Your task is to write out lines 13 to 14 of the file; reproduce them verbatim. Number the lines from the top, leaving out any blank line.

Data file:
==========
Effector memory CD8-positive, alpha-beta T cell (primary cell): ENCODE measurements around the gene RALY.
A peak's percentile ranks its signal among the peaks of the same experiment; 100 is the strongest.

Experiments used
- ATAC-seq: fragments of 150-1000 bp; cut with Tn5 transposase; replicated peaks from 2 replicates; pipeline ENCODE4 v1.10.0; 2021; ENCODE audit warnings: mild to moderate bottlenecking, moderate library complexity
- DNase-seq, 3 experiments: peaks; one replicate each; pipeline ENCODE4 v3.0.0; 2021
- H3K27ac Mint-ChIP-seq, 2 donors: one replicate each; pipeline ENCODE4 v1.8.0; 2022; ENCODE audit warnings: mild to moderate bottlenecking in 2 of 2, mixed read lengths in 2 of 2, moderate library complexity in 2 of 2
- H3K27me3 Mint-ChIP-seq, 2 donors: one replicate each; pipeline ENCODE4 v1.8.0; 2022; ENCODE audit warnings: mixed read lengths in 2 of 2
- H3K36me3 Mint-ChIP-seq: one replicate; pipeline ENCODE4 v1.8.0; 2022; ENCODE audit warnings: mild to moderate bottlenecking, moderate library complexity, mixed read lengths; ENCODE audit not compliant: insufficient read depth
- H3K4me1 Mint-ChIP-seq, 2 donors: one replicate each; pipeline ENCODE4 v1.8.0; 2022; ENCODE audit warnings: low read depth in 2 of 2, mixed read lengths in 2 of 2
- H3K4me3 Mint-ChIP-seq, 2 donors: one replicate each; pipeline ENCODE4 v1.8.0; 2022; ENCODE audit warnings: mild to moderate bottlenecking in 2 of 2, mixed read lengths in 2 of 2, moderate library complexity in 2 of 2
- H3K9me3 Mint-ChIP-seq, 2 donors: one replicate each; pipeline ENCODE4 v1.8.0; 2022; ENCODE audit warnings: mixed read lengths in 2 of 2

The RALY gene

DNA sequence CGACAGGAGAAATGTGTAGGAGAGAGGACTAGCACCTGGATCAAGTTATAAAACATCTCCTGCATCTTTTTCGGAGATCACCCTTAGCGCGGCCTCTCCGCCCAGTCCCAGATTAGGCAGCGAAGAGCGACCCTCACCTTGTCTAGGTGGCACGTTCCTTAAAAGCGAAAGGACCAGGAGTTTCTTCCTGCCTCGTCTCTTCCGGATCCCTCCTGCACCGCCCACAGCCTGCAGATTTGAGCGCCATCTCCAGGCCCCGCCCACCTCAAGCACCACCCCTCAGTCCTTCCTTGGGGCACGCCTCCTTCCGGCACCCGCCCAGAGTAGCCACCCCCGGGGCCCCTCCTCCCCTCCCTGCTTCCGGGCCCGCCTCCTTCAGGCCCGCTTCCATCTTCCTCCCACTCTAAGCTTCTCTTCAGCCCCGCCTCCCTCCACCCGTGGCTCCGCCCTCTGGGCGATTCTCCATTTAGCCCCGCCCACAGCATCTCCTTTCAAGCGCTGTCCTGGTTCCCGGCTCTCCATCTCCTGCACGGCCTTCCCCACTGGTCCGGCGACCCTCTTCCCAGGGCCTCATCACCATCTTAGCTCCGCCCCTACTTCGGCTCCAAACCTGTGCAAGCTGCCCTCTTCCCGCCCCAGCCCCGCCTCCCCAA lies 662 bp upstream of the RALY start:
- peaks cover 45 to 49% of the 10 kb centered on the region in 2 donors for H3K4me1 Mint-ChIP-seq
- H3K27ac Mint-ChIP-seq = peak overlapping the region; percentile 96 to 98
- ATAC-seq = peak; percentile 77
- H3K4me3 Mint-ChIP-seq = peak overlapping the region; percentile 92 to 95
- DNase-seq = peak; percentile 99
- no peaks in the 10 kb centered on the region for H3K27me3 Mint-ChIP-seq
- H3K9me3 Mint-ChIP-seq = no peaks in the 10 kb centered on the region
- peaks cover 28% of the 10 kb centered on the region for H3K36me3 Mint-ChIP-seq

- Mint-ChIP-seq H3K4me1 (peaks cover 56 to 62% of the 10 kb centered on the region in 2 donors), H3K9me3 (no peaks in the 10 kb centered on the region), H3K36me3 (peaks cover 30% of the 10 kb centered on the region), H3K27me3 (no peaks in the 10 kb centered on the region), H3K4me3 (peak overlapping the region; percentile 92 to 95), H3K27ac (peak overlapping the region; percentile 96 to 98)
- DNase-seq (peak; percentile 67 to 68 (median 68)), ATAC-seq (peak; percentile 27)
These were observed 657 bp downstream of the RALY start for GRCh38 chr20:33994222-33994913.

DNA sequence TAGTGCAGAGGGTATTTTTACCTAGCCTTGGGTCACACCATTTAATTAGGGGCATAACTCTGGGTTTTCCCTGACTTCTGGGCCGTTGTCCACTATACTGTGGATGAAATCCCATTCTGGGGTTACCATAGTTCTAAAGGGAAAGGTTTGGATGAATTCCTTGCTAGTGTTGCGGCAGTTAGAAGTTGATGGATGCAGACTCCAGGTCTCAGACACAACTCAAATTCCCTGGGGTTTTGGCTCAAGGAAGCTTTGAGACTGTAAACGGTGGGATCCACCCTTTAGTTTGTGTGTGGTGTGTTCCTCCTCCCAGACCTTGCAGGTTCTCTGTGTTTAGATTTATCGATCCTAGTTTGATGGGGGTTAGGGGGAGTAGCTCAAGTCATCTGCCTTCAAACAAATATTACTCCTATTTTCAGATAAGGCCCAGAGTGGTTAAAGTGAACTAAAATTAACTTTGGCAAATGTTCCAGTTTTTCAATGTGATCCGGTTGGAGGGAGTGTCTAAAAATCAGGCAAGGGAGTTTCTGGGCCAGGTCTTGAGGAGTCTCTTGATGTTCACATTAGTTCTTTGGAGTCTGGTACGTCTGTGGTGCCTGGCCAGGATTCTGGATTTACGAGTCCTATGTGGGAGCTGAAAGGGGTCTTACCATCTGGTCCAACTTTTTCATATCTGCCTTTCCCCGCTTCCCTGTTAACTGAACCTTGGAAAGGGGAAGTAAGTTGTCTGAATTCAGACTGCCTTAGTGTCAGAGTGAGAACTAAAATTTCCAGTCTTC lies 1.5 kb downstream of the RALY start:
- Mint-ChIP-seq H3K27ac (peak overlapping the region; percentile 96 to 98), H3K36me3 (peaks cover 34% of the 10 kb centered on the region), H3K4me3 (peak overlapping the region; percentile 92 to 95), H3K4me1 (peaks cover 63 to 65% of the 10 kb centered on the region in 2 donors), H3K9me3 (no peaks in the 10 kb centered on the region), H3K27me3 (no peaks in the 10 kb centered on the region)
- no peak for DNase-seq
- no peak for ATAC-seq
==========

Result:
DNA sequence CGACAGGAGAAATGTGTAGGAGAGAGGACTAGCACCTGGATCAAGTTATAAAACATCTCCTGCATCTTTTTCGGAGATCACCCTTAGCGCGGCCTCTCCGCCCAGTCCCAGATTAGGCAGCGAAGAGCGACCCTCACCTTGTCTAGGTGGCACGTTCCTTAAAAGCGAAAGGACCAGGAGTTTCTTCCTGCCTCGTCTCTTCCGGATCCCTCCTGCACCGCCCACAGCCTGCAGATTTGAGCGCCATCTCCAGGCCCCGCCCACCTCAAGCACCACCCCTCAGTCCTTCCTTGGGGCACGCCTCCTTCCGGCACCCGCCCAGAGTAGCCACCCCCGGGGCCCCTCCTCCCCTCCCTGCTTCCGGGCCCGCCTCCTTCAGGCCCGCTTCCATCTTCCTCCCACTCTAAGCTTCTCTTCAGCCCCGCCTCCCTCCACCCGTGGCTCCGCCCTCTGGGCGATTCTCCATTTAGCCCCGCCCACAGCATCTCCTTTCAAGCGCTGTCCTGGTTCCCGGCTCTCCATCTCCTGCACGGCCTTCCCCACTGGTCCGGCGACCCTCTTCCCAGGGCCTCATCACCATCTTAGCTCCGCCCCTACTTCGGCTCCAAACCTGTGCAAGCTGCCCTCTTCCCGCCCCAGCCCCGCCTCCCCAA lies 662 bp upstream of the RALY start:
- peaks cover 45 to 49% of the 10 kb centered on the region in 2 donors for H3K4me1 Mint-ChIP-seq